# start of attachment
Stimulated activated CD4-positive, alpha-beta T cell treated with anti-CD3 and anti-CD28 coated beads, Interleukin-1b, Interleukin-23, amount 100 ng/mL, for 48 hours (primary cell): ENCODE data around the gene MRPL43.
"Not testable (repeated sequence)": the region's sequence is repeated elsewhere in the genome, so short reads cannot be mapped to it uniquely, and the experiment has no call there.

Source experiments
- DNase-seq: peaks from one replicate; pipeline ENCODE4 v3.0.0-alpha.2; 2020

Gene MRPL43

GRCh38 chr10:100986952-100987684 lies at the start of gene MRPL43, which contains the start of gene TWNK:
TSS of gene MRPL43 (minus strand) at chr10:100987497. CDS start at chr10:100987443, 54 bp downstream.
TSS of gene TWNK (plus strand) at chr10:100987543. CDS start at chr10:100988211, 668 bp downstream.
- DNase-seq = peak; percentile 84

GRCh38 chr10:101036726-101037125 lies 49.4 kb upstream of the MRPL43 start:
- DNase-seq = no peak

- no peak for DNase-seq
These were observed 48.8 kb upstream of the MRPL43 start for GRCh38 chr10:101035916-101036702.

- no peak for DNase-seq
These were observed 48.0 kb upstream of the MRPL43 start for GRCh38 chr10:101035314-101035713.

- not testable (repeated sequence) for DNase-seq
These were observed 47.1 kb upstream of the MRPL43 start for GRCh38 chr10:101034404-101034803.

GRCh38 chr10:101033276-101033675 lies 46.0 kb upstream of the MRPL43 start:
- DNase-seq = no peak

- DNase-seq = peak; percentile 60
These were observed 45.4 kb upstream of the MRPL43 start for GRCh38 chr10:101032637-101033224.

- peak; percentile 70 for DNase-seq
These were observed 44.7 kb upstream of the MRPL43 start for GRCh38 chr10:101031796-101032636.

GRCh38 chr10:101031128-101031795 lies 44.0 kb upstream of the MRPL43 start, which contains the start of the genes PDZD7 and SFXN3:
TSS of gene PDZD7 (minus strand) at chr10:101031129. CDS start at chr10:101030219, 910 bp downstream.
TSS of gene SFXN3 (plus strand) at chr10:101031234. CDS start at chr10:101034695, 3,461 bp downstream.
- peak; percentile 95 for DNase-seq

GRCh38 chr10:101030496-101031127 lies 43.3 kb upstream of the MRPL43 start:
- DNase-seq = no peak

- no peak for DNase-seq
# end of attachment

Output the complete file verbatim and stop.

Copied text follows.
Stimulated activated CD4-positive, alpha-beta T cell treated with anti-CD3 and anti-CD28 coated beads, Interleukin-1b, Interleukin-23, amount 100 ng/mL, for 48 hours (primary cell): ENCODE data around the gene MRPL43.
"Not testable (repeated sequence)": the region's sequence is repeated elsewhere in the genome, so short reads cannot be mapped to it uniquely, and the experiment has no call there.

Source experiments
- DNase-seq: peaks from one replicate; pipeline ENCODE4 v3.0.0-alpha.2; 2020

Gene MRPL43

GRCh38 chr10:100986952-100987684 lies at the start of gene MRPL43, which contains the start of gene TWNK:
TSS of gene MRPL43 (minus strand) at chr10:100987497. CDS start at chr10:100987443, 54 bp downstream.
TSS of gene TWNK (plus strand) at chr10:100987543. CDS start at chr10:100988211, 668 bp downstream.
- DNase-seq = peak; percentile 84

GRCh38 chr10:101036726-101037125 lies 49.4 kb upstream of the MRPL43 start:
- DNase-seq = no peak

- no peak for DNase-seq
These were observed 48.8 kb upstream of the MRPL43 start for GRCh38 chr10:101035916-101036702.

- no peak for DNase-seq
These were observed 48.0 kb upstream of the MRPL43 start for GRCh38 chr10:101035314-101035713.

- not testable (repeated sequence) for DNase-seq
These were observed 47.1 kb upstream of the MRPL43 start for GRCh38 chr10:101034404-101034803.

GRCh38 chr10:101033276-101033675 lies 46.0 kb upstream of the MRPL43 start:
- DNase-seq = no peak

- DNase-seq = peak; percentile 60
These were observed 45.4 kb upstream of the MRPL43 start for GRCh38 chr10:101032637-101033224.

- peak; percentile 70 for DNase-seq
These were observed 44.7 kb upstream of the MRPL43 start for GRCh38 chr10:101031796-101032636.

GRCh38 chr10:101031128-101031795 lies 44.0 kb upstream of the MRPL43 start, which contains the start of the genes PDZD7 and SFXN3:
TSS of gene PDZD7 (minus strand) at chr10:101031129. CDS start at chr10:101030219, 910 bp downstream.
TSS of gene SFXN3 (plus strand) at chr10:101031234. CDS start at chr10:101034695, 3,461 bp downstream.
- peak; percentile 95 for DNase-seq

GRCh38 chr10:101030496-101031127 lies 43.3 kb upstream of the MRPL43 start:
- DNase-seq = no peak

- no peak for DNase-seq